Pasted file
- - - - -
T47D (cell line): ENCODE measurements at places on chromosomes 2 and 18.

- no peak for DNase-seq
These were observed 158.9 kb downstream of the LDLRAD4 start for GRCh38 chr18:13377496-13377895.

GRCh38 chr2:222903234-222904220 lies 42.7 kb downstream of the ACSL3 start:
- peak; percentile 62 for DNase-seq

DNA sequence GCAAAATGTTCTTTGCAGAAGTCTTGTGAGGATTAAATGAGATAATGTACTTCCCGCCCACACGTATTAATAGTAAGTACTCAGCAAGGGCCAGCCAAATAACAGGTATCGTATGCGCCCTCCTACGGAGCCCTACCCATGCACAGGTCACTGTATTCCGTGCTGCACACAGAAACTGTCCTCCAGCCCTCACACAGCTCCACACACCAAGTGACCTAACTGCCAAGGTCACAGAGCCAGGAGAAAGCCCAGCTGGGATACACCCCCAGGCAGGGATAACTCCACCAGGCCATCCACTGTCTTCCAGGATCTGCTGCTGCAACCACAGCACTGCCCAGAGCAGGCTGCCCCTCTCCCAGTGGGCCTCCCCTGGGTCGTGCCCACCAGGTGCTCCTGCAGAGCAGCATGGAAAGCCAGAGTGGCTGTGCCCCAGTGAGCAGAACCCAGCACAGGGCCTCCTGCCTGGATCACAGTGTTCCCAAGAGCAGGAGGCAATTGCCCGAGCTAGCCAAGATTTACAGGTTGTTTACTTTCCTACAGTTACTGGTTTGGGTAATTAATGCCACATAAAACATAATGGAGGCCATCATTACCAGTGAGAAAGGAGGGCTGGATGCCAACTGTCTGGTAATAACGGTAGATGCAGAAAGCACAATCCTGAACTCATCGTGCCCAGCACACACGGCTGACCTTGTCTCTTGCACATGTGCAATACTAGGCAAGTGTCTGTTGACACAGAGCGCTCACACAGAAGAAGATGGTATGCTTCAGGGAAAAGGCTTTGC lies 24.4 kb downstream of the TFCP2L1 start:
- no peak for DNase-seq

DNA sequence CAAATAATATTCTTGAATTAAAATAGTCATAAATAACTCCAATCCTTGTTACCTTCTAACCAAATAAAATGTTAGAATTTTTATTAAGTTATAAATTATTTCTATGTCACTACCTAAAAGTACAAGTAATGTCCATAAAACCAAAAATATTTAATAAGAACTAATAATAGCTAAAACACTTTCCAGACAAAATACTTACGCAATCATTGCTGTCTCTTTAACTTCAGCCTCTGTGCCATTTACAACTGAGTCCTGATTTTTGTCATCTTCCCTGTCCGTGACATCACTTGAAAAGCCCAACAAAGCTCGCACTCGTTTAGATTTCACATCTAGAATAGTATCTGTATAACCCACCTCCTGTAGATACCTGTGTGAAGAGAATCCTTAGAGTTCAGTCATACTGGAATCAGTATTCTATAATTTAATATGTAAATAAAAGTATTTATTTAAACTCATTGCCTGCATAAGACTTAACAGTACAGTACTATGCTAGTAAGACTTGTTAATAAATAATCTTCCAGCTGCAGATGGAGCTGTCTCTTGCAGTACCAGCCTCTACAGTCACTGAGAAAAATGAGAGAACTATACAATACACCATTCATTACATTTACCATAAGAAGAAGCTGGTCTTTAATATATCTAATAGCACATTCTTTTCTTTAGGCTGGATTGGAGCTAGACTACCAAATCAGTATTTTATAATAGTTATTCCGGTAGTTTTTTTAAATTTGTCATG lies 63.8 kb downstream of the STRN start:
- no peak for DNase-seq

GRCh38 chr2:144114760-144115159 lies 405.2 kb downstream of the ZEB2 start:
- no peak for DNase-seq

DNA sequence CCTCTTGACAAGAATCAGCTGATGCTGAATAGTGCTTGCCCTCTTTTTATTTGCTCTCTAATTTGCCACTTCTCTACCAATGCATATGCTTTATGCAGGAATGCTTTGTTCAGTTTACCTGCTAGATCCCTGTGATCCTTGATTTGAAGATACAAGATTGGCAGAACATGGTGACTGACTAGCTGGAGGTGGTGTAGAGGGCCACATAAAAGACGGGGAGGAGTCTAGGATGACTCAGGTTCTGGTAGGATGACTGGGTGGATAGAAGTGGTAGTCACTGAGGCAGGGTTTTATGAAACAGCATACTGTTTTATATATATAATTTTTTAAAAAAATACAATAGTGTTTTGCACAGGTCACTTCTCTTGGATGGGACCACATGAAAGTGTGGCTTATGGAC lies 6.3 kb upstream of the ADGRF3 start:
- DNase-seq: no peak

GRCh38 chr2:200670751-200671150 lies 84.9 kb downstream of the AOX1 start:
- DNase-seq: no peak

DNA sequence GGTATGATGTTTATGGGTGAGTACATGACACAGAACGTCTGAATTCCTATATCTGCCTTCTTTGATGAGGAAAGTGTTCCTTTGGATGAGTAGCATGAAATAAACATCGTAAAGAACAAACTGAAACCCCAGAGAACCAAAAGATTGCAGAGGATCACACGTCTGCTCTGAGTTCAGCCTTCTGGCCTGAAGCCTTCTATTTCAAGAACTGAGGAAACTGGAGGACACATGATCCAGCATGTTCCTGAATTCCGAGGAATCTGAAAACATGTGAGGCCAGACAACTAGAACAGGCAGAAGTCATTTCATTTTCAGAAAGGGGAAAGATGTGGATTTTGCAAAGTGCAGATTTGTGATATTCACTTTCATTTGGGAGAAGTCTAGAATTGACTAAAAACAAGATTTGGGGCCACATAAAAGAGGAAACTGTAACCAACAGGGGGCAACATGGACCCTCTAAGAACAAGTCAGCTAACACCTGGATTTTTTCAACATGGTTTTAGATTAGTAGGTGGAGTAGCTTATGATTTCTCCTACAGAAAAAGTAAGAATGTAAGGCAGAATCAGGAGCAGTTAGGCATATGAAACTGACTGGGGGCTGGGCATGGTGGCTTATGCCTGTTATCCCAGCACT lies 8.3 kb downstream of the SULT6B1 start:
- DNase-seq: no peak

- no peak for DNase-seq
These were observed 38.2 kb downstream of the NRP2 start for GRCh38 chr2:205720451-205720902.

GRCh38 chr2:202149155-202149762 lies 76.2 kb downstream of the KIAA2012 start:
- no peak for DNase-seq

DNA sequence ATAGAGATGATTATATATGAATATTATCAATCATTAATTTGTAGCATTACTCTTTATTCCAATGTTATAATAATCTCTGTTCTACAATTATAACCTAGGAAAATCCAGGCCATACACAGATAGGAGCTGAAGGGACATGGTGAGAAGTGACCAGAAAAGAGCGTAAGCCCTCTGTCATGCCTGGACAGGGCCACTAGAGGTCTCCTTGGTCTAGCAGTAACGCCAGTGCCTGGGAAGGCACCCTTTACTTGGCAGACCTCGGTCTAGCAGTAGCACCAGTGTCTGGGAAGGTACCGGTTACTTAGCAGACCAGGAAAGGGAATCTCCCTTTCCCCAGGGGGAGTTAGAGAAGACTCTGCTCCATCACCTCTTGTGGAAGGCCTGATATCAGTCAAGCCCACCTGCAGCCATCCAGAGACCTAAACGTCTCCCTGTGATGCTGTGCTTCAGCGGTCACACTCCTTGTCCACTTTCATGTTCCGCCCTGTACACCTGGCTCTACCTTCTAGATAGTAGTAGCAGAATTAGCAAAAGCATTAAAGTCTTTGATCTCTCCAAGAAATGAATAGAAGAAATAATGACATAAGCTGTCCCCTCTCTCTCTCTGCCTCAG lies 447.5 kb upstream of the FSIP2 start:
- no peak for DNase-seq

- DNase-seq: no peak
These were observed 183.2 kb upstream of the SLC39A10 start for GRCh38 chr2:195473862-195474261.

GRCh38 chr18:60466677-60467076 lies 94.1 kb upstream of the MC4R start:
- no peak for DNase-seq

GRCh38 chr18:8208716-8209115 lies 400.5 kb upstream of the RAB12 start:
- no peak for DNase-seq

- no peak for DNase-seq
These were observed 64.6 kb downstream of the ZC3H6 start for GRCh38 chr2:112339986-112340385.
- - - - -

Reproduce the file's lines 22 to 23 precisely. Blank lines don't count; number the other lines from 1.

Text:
DNA sequence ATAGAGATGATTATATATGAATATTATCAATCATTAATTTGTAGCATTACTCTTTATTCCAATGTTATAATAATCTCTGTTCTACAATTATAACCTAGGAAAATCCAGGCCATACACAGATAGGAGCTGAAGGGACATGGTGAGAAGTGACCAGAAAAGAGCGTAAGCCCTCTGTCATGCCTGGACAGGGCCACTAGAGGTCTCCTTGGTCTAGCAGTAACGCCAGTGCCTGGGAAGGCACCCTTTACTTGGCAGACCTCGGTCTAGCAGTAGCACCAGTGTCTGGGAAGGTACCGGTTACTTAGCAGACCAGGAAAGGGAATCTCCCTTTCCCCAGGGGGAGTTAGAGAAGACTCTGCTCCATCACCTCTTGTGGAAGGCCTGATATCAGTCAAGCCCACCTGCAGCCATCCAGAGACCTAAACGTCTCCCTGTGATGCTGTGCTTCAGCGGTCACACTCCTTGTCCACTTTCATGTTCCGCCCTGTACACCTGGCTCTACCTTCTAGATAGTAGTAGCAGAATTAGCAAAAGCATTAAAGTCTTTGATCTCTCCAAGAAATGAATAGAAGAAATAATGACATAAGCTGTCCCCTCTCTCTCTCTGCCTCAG lies 447.5 kb upstream of the FSIP2 start:
- no peak for DNase-seq